The Member of Parliament (MP) for North Tongu, Samuel Okudzeto Ablakwa, says Ghanaians need to recognize that the model adopted for the national cathedral project has been the most reckless model used for any national project.
“Why do I say so? There have been massive demolishing. The Scholarship Secretariat was demolished, the passport head office was demolished, the Judicial Training Institute was demolished, Judges’ bungalows were also demolished leading to a prominent Appeal Court judge resigning in protest. Then you have the Malian ambassador whose residence was demolished.”
“As we speak, the Malians are piling pressure for a replacement of the ambassador’s residence which could degenerate into a diplomatic roar,” he stated.
Mr Ablakwa was speaking in an interview with Umaru Sanda Amadu on Eyewitness News on Citi FM on Thursday.
The MP for North Tongu, along with five other minority members, filed a private member’s motion demanding a probe into the stalled project, despite the injection of about 58 million dollars into the facility.
Parliament has, therefore, directed the establishment of an ad-hoc committee to conduct an inquiry into the National Cathedral project and all related matters and to make appropriate recommendations for consideration by the house.
Mr. Ablakwa stated that the campaign for the probe was against the rot, irregularities, procurement breaches, lawlessness, and conflicts of interest surrounding the national cathedral project.
“Let’s be clear. It is not an opposition per se about a temple of God. Even though Ghana has thousands of temples of God and if we have had a national discussion, I am not sure that the Ghanaian people will accept that, that should be the president’s priority,” he stated.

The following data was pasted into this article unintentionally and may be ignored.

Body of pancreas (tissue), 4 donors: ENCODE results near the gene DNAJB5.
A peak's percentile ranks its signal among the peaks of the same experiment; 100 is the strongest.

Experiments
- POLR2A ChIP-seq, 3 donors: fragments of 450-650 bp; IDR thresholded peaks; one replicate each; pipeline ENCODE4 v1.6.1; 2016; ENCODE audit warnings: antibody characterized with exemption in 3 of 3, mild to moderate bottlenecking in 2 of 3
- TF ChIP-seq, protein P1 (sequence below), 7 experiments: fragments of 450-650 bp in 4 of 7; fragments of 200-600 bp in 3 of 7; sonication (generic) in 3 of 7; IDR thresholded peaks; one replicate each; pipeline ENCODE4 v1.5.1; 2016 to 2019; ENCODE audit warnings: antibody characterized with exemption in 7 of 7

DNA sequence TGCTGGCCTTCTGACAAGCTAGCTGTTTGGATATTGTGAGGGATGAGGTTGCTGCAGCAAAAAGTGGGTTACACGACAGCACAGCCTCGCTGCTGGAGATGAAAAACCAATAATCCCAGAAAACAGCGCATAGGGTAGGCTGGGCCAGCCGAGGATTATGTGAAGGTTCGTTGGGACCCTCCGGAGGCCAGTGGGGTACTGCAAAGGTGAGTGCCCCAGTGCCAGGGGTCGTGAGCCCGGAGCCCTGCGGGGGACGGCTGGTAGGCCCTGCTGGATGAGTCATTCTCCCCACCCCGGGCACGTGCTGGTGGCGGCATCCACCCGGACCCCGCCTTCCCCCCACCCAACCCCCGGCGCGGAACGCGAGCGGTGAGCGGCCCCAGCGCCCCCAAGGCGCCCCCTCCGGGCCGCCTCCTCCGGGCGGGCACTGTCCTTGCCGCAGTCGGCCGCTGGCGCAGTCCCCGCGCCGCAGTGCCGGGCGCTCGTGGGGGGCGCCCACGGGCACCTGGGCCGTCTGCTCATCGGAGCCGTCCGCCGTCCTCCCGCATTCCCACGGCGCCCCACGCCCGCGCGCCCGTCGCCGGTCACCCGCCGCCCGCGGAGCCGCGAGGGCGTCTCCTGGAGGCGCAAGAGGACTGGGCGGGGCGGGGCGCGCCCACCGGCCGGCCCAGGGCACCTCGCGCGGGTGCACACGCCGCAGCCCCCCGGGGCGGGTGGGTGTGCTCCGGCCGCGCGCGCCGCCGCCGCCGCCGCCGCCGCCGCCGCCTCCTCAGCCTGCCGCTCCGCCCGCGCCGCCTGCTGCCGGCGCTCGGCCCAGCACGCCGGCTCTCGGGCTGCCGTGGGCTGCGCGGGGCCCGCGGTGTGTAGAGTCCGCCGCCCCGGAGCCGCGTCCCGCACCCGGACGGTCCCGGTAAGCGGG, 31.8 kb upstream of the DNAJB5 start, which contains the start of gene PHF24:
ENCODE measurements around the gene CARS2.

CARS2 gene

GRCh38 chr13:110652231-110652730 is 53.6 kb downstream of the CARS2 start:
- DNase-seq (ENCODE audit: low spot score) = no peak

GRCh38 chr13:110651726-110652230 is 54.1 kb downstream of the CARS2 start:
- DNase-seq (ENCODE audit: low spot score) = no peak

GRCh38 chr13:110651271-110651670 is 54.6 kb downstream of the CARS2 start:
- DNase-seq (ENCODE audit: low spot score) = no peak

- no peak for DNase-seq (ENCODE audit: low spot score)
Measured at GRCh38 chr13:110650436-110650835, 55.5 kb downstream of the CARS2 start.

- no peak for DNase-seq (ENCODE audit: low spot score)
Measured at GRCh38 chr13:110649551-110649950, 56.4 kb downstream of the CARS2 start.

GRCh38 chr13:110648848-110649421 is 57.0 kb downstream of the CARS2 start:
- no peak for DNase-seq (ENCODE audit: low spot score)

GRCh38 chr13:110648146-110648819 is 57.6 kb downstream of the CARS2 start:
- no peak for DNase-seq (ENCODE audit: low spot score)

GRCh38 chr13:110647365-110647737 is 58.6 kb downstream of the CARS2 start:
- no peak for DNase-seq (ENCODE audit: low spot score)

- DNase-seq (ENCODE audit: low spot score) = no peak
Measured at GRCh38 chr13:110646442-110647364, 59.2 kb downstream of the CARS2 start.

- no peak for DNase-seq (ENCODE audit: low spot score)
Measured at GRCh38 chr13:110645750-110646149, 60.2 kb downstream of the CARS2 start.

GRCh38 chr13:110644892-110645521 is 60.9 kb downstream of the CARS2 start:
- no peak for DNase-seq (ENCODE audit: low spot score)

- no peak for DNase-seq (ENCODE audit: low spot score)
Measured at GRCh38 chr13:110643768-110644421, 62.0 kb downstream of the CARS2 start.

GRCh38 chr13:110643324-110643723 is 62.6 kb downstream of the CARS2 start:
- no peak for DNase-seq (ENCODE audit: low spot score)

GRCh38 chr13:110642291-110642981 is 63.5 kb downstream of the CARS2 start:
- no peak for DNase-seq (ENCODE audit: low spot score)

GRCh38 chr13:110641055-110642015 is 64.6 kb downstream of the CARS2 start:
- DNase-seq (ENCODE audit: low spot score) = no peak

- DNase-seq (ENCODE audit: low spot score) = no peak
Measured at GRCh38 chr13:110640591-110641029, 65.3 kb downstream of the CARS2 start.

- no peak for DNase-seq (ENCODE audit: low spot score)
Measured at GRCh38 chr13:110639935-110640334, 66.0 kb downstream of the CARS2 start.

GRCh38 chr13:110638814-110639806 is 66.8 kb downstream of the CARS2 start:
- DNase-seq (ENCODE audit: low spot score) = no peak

Meanwhile, the Minister of Lands and Natural Resources, Samuel Abu Jinapor, said last week that all institutions whose structures were demolished to make way for the construction of the National Cathedral have been fully compensated by the state.
He said these institutions have been provided with alternative public lands to relocate their businesses and activities.
Appearing before Parliament, Mr. Jinapor discredited reports that the government did not compensate the affected institutions.
He indicated that all the institutions that had their structures demolished have been duly compensated and are still in operation in various parts of Accra.
“All the affected institutions have been provided with alternative places and relocated to various areas in Accra and these institutions include public and private, and they have been adequately compensated.”